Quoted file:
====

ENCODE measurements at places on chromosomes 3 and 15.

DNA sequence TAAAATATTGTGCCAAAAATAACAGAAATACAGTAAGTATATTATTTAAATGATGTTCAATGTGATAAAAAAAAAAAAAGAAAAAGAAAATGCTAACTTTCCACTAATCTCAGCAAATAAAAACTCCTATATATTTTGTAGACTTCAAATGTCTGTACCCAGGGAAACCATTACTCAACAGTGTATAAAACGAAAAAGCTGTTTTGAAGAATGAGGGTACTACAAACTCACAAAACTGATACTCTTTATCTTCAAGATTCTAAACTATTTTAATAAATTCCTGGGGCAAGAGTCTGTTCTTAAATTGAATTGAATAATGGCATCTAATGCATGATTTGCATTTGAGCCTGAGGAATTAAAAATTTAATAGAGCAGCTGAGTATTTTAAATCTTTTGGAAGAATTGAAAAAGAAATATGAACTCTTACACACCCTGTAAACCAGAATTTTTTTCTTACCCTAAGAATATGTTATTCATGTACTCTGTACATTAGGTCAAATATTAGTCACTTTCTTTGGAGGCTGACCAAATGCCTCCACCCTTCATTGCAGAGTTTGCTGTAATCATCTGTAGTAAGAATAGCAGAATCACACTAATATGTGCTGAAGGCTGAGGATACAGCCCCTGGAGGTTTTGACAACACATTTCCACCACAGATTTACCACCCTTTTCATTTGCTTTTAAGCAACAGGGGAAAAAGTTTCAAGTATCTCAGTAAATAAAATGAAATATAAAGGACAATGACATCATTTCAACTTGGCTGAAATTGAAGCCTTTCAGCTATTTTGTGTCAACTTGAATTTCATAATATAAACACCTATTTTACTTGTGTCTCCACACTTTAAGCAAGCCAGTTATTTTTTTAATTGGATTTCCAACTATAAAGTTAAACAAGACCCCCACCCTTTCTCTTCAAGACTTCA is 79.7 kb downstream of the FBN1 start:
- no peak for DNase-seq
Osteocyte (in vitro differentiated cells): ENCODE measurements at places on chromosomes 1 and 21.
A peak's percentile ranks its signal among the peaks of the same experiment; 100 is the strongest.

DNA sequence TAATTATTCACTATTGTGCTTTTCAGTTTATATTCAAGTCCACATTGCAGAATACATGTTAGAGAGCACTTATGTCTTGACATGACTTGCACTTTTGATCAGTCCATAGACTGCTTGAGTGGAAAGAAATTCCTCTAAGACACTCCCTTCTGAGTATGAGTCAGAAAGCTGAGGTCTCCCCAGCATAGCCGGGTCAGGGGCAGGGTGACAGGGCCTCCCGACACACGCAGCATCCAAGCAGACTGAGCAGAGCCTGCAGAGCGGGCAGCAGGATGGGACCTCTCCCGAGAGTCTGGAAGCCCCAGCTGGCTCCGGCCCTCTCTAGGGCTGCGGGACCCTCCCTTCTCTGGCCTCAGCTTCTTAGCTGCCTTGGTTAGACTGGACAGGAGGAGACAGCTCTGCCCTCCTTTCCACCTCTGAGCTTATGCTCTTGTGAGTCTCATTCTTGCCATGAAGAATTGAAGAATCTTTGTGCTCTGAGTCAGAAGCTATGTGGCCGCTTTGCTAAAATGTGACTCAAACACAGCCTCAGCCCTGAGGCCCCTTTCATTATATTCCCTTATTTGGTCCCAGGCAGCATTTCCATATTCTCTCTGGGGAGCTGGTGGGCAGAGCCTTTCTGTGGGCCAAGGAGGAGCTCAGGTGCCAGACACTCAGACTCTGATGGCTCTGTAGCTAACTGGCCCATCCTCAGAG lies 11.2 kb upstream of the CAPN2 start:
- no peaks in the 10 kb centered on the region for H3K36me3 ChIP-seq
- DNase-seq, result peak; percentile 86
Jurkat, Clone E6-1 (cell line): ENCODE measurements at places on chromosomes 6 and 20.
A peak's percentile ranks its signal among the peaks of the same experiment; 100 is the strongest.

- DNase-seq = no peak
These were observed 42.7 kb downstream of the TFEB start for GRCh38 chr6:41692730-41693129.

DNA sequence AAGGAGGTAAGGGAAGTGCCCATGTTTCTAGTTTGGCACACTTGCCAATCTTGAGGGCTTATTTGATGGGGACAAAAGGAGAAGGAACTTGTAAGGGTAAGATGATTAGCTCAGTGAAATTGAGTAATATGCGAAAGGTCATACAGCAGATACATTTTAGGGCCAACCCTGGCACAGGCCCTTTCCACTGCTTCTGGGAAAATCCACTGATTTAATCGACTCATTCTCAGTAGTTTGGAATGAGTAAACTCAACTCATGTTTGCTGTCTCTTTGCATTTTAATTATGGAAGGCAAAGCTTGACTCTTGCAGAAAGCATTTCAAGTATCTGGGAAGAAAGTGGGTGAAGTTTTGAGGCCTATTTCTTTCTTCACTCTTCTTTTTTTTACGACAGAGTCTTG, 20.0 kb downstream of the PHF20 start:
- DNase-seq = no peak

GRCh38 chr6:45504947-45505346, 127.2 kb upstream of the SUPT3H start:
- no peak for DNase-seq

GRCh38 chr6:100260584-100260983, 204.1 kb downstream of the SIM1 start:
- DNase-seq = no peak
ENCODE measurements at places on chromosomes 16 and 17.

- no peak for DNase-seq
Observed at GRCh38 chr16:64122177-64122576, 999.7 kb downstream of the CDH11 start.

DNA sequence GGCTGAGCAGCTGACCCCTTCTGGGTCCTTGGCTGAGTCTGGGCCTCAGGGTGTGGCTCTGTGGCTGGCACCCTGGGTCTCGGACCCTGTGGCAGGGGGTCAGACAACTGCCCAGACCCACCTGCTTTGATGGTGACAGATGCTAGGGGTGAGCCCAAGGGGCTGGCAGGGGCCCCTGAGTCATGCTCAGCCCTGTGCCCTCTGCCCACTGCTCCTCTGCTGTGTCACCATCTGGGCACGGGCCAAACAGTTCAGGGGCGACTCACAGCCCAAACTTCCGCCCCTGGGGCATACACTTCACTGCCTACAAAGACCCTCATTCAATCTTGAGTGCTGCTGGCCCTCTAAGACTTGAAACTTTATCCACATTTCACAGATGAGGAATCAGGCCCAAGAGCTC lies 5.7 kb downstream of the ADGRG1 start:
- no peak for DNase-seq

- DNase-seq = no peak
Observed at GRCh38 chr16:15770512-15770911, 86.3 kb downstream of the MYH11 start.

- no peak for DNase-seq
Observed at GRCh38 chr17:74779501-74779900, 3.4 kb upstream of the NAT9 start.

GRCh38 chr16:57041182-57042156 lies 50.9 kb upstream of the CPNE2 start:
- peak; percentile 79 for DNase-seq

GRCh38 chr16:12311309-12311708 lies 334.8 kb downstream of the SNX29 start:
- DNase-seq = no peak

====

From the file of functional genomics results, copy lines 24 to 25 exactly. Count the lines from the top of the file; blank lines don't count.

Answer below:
- DNase-seq = no peak
Observed at GRCh38 chr16:15770512-15770911, 86.3 kb downstream of the MYH11 start.